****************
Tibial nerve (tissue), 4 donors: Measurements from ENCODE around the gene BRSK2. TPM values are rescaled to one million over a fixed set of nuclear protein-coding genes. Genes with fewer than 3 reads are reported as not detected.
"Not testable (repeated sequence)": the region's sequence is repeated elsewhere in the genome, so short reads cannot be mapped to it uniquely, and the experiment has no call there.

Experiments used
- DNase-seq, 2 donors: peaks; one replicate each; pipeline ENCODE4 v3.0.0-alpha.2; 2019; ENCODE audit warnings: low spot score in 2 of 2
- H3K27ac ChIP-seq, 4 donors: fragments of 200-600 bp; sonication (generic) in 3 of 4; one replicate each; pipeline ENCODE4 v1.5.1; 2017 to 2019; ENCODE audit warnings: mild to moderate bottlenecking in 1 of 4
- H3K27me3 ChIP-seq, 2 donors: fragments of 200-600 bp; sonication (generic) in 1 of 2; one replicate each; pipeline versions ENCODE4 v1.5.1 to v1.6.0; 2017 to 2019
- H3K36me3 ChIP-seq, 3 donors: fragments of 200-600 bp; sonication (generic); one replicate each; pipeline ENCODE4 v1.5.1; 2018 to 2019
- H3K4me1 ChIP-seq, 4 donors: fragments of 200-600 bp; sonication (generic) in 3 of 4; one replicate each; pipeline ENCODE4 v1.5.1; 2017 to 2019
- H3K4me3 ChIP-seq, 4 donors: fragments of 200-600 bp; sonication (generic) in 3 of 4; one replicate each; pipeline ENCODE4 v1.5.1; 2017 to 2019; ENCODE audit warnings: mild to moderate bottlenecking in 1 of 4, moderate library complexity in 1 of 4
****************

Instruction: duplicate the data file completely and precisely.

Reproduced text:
Tibial nerve (tissue), 4 donors: Measurements from ENCODE around the gene BRSK2. TPM values are rescaled to one million over a fixed set of nuclear protein-coding genes. Genes with fewer than 3 reads are reported as not detected.
"Not testable (repeated sequence)": the region's sequence is repeated elsewhere in the genome, so short reads cannot be mapped to it uniquely, and the experiment has no call there.

Experiments used
- DNase-seq, 2 donors: peaks; one replicate each; pipeline ENCODE4 v3.0.0-alpha.2; 2019; ENCODE audit warnings: low spot score in 2 of 2
- H3K27ac ChIP-seq, 4 donors: fragments of 200-600 bp; sonication (generic) in 3 of 4; one replicate each; pipeline ENCODE4 v1.5.1; 2017 to 2019; ENCODE audit warnings: mild to moderate bottlenecking in 1 of 4
- H3K27me3 ChIP-seq, 2 donors: fragments of 200-600 bp; sonication (generic) in 1 of 2; one replicate each; pipeline versions ENCODE4 v1.5.1 to v1.6.0; 2017 to 2019
- H3K36me3 ChIP-seq, 3 donors: fragments of 200-600 bp; sonication (generic); one replicate each; pipeline ENCODE4 v1.5.1; 2018 to 2019
- H3K4me1 ChIP-seq, 4 donors: fragments of 200-600 bp; sonication (generic) in 3 of 4; one replicate each; pipeline ENCODE4 v1.5.1; 2017 to 2019
- H3K4me3 ChIP-seq, 4 donors: fragments of 200-600 bp; sonication (generic) in 3 of 4; one replicate each; pipeline ENCODE4 v1.5.1; 2017 to 2019; ENCODE audit warnings: mild to moderate bottlenecking in 1 of 4, moderate library complexity in 1 of 4